But one thing that was nice, we inherited a group of guys that had the potential to get better. And I think, again, it was getting those guys to really buy into what we were selling, our system, every day, and I think that happened.
I covered that UCLA team and your first coaching position. Why do you call C.J. Calvin, other than the fact it's his name?
Those guys are local guys; they've heard that story. First of all, his name is Calvin. His dad's name is Calvin. And when I took the job, every time I turned around somebody was making a negative comment about C.J. Leslie: Doesn't play hard. He's disinterested. You're not going to be able to reach him. He's this, he's that. It was all negative.
And here you've got a guy that's got unbelievable talent. And the more I've gotten to know him, he's an unbelievable person. He's a really good guy. Yet everything was negative.
So my thing was it's time for a change. It's time for you to have a fresh start. So for me we'll change your name. It's Calvin. And I think at first he always looked out of the corner of his eye like what are you doing? But he's used to it now. But that's the reason.
Two C.J. questions, one Calvin and the other C.J. C.J. Williams, update on his ankle. What did it mean to you listening to C.J. Leslie in Atlanta when he talked about thanking you and all that?
C.J. Williams was-- he shot around today. He's a little tender. I think he'll play. And we'll get him a lot more treatment today. A lot of ice tonight. So I expect him to play. I don't know if he'll be 100percent, but he'll be okay.
As far as Calvin in Atlanta, it meant a lot to me. Any coach. I'd be lying if I said it didn't. It did. And I've watched that man grow up. He's getting better. He's maturing. And I think that he's responded to coaching in a positive way, so that makes you feel good.
You touched on the history and success of a program like NC State. Is that something you can truly sell to kids today, or is it-- are they too busy tweeting and worried about their media world and that they don't have any sense of history or that? How do you use that idea that you can resurrect a program to get kids to come in and think that that's important to them?
Well, again, a little bit similar to the UCLA experience I had. We had John Wooden and most of the kids we recruited, although they heard of him, they never watched his teams play. Might as well have been in the '20s as far as the kid is concerned.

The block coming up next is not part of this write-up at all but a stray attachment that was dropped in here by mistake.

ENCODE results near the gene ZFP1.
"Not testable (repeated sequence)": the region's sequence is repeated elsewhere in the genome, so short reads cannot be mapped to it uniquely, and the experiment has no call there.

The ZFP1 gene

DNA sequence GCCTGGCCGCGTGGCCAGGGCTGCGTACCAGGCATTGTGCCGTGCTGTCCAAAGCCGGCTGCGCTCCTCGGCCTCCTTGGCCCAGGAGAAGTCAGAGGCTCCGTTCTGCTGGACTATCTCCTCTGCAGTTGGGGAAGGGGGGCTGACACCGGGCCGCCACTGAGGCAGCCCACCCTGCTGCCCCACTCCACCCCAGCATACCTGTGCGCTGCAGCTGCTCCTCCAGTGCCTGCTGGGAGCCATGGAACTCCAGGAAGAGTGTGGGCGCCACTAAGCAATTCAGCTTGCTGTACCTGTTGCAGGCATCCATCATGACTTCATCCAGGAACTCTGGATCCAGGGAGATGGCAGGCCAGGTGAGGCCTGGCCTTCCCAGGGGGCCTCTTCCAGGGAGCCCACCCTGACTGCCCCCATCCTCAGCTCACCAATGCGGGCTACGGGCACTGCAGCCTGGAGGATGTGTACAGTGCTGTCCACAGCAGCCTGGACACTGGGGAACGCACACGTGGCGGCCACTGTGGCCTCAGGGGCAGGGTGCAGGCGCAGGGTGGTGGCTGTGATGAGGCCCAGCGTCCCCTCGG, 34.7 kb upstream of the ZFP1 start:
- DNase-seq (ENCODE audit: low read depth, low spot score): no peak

Ours is similar. We have guys we're recruiting that they don't know who Dereck Whittenburg is. They don't know those guys at all, and I think that was 29years ago. That was a long time ago. But here's the key, I think. It has been done at this school. There are some schools that although they want to be great, it's never been done there. And I think that since it's been done, there's more of a belief that it can be done again.
And I think that's what we've tried to sell to young guys.
In the last eight games or so, Wolf Pack has shown a lot of maturity and a lot of growth. What do you attribute that to? Just growing up and everything finally coming together or what?
I think that our young players-- you've got to remember, Lorenzo's a sophomore, Calvin's a sophomore. I think those two guys, especially, have improved.
I think those guys are much better now at the end of their sophomore years than they were at the beginning. And I think that's helped us probably more than anything.
I also think that just as a group, our team started to come together as far as everybody's roles and what they truly should be doing for us to win. And guys, whether it's Alex or DeShawn coming off the bench, C.J. Williams, it just seems like their roles, they're fulfilling that role what they should bring to the team better I think here late in the year.
I'm just curious as, you're so swamped as a coach right now preparing, do you get a chance-- even sneak a peek at the tournament as a fan? And what did you think about the upsets? Everybody's abuzz about it might have been a historic day.
I've always said this, it's the greatest show on earth. I've always believed that, NCAA Tournament. Bowl games are great, Super Bowl is great. This is the greatest show on earth. Yesterday America watched. Probably the world watched. And anything can happen. That's the fun part of being in the tournament. So as we watched tape, last night I was watching tape on Georgetown. I'm watching the end of the Missouri game or the end of the Duke game. I don't get to watch them all start to finish, but we certainly tune in like everybody else.